After looking around, I have shortlisted these two projects to focus on:
It’s a cool UX trick I learned recently makes applications exponentially responsive. Traditionally, when we make an async API call or something similar (to perform a time-taking operation) we show a spinner (or a loading message) to indicate to the user that something is going on in the background and that they should wait a bit before the final results. Although now widely accepted, this approach sometimes creates ‘blocking’ experiences especially when used extensively. You do not want to give an impression to your users that your application is completely dumb on its own and needs to fetch data from the all-knowing server all the time.
Optimistic updates is a strategy where you ‘optimistically’ assume that your time-taking operations will always succeed. So, instead of making users wait or showing a loader, you show the final results (when you can) right away!
Eg. On click of an item’s delete button just instantly remove the item from UI and perform the actual (server-side) delete operation in the background. The same goes for adding a new item, and so on. This will create a slick and snappy user experience that your users will love. If a background operation does fail, perhaps undo the change in UI and show a relevant error message to the user.
Of course, this strategy isn’t perfect. But it’s cool, for sure. I must have seen it at least half a dozen times before but officially learned it in this beautiful Redux course on Pluralsight by the awesome Cory House.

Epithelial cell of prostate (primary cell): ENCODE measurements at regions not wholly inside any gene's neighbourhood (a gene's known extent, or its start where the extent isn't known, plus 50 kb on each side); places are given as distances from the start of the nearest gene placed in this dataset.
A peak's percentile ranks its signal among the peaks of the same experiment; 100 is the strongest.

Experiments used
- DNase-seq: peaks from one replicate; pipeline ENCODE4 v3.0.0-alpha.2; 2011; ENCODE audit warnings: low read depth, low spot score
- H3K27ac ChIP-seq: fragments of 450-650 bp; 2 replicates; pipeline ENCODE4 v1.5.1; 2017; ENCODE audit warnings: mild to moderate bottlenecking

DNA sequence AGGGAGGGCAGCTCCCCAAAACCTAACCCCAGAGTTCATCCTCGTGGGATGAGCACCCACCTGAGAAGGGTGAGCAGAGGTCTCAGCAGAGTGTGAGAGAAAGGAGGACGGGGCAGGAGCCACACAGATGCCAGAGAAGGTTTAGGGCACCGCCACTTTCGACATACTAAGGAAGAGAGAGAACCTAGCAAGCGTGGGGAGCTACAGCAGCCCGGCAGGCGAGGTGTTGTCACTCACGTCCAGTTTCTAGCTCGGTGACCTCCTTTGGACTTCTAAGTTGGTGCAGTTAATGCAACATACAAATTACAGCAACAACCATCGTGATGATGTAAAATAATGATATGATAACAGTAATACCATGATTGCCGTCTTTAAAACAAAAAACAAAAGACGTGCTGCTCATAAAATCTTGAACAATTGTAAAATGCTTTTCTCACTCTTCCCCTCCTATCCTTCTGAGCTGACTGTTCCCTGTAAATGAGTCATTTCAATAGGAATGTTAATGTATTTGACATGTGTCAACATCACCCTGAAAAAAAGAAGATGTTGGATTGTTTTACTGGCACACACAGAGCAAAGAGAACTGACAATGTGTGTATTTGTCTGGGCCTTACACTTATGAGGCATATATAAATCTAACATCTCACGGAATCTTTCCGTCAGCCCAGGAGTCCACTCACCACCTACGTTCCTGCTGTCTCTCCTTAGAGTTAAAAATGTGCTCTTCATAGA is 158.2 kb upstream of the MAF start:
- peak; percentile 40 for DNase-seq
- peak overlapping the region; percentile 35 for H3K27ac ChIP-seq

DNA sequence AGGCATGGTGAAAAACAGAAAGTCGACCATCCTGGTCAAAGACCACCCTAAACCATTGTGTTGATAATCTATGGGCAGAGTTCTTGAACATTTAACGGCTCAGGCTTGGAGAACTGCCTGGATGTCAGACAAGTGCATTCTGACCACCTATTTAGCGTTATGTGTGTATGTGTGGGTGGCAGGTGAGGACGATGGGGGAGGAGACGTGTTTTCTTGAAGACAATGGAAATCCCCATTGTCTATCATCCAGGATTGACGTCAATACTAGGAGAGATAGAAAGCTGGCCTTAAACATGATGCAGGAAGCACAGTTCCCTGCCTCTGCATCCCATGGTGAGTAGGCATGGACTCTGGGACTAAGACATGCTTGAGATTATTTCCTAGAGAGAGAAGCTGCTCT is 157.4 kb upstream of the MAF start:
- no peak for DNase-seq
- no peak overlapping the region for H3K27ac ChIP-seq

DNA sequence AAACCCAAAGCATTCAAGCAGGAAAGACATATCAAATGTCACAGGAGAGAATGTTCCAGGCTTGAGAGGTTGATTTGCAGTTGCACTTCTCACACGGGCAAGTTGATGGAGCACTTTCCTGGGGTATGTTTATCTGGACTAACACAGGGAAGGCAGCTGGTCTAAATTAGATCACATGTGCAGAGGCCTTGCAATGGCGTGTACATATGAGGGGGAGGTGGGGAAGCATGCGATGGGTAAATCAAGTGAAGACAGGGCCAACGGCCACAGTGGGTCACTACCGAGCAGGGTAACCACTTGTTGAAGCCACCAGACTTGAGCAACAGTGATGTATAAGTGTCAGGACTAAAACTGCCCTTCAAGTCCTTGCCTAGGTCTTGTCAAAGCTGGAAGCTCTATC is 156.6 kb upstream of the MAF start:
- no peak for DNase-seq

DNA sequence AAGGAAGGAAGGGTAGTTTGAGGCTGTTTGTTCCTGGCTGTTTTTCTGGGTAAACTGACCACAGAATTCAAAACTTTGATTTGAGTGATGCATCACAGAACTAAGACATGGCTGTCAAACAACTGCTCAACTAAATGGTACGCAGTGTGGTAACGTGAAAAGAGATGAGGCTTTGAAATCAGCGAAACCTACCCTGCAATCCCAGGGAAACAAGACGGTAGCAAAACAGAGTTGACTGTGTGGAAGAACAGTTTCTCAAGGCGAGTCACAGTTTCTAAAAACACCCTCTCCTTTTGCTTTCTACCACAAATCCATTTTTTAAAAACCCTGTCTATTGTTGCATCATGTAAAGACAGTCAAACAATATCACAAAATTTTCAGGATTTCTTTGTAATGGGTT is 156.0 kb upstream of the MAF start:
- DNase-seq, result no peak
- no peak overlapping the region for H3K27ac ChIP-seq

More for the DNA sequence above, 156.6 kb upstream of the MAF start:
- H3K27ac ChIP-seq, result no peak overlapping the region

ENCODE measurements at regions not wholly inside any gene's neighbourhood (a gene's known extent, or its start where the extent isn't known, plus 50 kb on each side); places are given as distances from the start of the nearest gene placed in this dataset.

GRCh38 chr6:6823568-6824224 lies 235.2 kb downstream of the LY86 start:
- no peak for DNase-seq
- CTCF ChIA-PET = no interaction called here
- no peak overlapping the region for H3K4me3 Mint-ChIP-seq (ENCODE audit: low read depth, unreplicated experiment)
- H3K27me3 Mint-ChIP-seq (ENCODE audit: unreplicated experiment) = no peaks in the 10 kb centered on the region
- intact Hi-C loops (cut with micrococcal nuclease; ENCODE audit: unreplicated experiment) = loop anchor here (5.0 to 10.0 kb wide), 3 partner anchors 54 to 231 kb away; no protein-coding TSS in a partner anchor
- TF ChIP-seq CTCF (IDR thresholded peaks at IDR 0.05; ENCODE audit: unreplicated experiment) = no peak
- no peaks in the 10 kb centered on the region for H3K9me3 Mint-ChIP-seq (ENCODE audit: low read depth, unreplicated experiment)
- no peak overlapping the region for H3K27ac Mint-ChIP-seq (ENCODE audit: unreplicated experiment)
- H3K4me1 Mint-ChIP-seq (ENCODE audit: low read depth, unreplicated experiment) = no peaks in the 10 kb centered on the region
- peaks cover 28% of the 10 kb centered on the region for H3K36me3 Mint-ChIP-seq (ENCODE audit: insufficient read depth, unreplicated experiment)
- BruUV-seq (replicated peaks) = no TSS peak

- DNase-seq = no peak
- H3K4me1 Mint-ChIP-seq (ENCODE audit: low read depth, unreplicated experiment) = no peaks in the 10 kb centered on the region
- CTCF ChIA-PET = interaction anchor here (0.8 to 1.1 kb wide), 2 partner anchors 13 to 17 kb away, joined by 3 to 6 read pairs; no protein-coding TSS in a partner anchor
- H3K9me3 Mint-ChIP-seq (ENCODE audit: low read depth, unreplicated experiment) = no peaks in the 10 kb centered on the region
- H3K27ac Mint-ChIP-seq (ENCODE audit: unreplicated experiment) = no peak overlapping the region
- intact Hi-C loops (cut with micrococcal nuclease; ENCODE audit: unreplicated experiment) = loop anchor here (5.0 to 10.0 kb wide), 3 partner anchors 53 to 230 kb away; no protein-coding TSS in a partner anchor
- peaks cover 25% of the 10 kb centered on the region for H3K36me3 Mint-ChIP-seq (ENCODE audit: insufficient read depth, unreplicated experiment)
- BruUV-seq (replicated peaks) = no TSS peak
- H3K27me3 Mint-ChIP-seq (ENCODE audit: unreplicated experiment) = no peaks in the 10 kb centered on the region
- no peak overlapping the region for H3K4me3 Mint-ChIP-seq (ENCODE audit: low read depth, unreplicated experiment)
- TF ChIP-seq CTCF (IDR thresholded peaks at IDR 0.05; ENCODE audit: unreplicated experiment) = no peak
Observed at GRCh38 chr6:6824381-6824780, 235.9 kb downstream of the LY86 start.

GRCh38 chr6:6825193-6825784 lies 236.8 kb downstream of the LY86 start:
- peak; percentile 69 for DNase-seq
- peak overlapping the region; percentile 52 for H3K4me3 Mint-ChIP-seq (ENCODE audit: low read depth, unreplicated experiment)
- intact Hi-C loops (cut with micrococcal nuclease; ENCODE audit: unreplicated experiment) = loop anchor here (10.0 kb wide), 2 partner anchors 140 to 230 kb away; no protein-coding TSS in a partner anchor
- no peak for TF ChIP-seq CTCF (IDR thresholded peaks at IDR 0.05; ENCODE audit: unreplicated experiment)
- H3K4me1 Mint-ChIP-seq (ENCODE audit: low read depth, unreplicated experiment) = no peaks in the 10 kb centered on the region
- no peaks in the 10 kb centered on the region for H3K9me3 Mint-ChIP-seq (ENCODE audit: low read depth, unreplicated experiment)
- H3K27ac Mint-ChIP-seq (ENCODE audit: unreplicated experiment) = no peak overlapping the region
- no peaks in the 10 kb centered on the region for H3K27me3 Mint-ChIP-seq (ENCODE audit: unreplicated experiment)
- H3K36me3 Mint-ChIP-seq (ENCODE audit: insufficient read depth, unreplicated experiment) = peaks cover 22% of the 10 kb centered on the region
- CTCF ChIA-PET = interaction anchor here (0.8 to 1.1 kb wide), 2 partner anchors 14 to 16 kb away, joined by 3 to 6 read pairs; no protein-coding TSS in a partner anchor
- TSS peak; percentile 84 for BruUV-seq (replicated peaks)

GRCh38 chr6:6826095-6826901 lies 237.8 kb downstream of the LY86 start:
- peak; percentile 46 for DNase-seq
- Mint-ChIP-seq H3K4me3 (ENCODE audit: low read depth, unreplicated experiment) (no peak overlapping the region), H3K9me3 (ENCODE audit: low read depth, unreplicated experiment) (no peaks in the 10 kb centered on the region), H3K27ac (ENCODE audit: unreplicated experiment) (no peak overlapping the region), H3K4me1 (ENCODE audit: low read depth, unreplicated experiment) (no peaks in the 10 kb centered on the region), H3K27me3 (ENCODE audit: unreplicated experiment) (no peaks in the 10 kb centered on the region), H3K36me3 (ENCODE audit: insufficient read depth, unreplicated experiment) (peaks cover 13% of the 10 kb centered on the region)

Check my commit to see how optimistic deletion can be implemented in a React-Redux application.
This website uses a theme called Storefront. It’s a minimalistic yet elegant theme from Automattic (the creators of WordPress). I literally browsed hundreds of modern and ‘top’ themes at various sources before falling for this one. It was a good fit in its vanilla form and required only little customizations to suit my needs.
Yesterday I logged into my WP admin after a few days and saw several updates piled up. Storefront was one of them. I didn’t upgrade right away for I knew my customizations would be go away with its previous version. I had committed the cardinal sin of modifying the theme directly.
When I found out about the concept of child themes, I said to myself, “shit, I should have guessed already.” A child theme is one that contains files and assets you want changed in a ‘parent’ theme. So, rather than directly editing style.css or functions.php in a parent theme, one can create a child theme and add their modifications there. That’s what I did then. I created a child theme called Storefront AB, derived from the beautiful Storefront theme.
That was fun. It’s live now!
WordPress is a beautiful, sophisticated software, built to scale to millions of websites globally. A lack of something like the concept of child theme didn’t just feel right. I should have trusted my instincts earlier.